Questions are being raised regarding a historical piece of land in Leyland which should not have been taken over by supermarket giant Tesco, it is claimed.
The Guardian has recently reported how Sandy Lane surgery is expanding its facilities to West Paddock in a bid to ease parking problems down Sandy Lane.
But a former councillor, who used to sit on South Ribble’s planning committee, has been in touch to say that there used to be an unspoken rule that patients could park on vacant land near St Andrew’s Way.
Marie Kirkham says the land was historically left to the ‘Children of Leyland’ by Dorothy and Alice Gregson, whose family used to own a large portion of Hough Lane in the early 20th century, and after whom Dorothy Avenue and Alice Avenue in the town centre were named.
However, she says that when the Tesco Extra store was built in Towngate, that piece of land was taken over by the supermarket firm for use as a service yard, and that is when the traffic problems surfaced on Sandy Lane.
She said: “Over a number of years the surgery has been given planning permission to extend without any extra parking spaces, because the planning committee was told that the patients could use the car park opposite on St Andrew’s Way.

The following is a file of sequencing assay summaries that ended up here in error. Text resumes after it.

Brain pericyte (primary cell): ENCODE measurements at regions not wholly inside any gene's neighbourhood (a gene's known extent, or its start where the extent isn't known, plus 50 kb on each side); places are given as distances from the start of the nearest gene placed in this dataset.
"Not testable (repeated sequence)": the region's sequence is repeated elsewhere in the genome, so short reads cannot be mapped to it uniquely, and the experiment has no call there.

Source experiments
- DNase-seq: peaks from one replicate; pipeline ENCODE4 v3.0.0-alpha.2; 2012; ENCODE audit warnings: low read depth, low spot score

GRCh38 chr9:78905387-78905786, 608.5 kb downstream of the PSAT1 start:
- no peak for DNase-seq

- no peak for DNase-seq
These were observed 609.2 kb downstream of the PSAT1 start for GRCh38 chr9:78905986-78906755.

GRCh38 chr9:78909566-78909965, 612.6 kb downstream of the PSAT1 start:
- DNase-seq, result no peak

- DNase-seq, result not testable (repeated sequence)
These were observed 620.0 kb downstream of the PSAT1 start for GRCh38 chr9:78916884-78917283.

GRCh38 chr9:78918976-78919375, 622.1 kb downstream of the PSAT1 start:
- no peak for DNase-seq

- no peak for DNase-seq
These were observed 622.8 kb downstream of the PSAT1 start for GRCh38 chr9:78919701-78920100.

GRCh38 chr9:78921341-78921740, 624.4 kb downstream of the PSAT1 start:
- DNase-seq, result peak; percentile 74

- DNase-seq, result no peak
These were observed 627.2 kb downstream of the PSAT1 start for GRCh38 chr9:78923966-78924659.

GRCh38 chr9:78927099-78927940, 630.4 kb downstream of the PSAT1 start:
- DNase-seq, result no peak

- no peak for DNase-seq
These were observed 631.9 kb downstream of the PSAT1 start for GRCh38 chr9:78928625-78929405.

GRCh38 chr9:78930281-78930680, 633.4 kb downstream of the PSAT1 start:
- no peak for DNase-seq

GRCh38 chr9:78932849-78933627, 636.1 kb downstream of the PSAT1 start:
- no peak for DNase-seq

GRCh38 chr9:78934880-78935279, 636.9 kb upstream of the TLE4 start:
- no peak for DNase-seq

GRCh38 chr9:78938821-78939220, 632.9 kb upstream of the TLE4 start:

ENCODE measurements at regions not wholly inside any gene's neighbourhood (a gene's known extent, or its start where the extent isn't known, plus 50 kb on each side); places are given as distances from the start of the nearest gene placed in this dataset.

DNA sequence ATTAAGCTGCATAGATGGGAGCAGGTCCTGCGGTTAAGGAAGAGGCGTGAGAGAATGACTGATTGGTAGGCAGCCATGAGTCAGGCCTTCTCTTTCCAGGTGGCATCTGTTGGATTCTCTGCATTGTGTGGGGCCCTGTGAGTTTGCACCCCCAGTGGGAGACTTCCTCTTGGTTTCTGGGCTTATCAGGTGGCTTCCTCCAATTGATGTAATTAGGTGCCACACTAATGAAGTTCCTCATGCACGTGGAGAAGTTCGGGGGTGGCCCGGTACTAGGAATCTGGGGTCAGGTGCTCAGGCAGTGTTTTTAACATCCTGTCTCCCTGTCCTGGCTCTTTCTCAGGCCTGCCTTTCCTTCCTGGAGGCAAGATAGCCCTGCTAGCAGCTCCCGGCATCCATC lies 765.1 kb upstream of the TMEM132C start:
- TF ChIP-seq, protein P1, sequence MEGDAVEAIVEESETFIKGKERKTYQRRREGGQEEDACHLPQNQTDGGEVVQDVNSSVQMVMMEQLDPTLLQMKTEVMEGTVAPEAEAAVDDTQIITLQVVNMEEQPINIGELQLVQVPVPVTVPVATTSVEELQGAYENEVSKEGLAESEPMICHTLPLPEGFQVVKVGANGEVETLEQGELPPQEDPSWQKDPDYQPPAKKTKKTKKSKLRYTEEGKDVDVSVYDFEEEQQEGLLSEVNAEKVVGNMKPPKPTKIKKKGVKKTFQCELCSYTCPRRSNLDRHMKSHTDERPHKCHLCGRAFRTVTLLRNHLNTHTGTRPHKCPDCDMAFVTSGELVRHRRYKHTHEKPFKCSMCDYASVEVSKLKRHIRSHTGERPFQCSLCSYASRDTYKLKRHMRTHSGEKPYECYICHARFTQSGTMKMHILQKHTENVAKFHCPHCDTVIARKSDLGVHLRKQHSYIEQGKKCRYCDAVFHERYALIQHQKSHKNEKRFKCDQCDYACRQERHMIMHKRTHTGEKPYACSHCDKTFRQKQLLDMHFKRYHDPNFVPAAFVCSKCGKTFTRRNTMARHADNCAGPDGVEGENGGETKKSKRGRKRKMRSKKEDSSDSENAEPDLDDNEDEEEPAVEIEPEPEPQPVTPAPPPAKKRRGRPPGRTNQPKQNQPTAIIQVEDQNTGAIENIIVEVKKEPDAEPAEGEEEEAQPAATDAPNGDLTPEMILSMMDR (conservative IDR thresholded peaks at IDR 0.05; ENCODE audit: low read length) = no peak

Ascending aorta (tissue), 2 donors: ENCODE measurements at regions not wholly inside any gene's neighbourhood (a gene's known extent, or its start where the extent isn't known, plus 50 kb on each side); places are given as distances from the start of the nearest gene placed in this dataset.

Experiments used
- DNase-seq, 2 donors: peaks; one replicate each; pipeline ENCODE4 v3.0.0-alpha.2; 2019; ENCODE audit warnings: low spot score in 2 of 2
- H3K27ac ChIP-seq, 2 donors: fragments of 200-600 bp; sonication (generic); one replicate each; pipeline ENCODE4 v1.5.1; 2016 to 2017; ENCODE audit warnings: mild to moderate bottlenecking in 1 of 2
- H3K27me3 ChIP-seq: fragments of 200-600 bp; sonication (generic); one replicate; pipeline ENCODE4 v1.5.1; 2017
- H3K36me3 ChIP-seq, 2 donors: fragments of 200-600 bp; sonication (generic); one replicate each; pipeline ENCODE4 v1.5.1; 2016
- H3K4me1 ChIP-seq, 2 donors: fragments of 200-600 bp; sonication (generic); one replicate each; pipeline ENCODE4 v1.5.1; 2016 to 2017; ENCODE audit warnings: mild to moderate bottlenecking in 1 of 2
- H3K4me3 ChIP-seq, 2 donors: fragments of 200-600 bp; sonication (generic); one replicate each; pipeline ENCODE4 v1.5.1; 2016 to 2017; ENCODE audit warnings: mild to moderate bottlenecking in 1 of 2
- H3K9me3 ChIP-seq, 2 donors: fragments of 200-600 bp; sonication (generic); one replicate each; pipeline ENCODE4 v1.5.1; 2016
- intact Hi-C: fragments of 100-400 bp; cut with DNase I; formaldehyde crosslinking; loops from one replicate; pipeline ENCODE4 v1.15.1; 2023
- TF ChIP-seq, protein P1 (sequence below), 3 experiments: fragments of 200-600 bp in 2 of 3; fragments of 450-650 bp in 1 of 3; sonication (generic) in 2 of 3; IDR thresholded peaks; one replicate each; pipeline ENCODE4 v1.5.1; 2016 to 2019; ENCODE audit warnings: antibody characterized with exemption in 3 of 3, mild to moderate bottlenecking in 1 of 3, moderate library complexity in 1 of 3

“This land was left to the Children of Leyland and managed by South Ribble Council – they gave the surgery permission to use this land for surgery parking.
“It was only when Tesco was built that problems arose.
“They completely fenced off the car park and used the land for their own service yard.
“This left the surgery patients nowhere to park near the surgery.
“No one knows how or why they were allowed to do this – but this blunder has caused all the traffic problems around Sandy Lane.
“I’m annoyed because we were always so careful about the issue when I was on planning, and now the surgery is being blamed for all of the parking problems.”
Coun Jon Hesketh, chairman of South Ribble Council’s planning committee, responded: “The council originally gave planning permission for Sandy Lane surgery in 1979 and since then it has been extended a number of times with single storey developments.
“The most recent planning permission was given 10 years ago and involved a first floor extension over the northern wing of the building.
“The surgery applied for a further first floor extension in 2010, but this was withdrawn because we had concerns about lack of parking and the impact on the conservation area.
“There is plenty of free parking close by in the public car park next to Tesco, which was provided as one of the planning conditions when the store was originally given planning permission, and is only a short distance from the doctors’ surgery.”
Tesco declined to comment.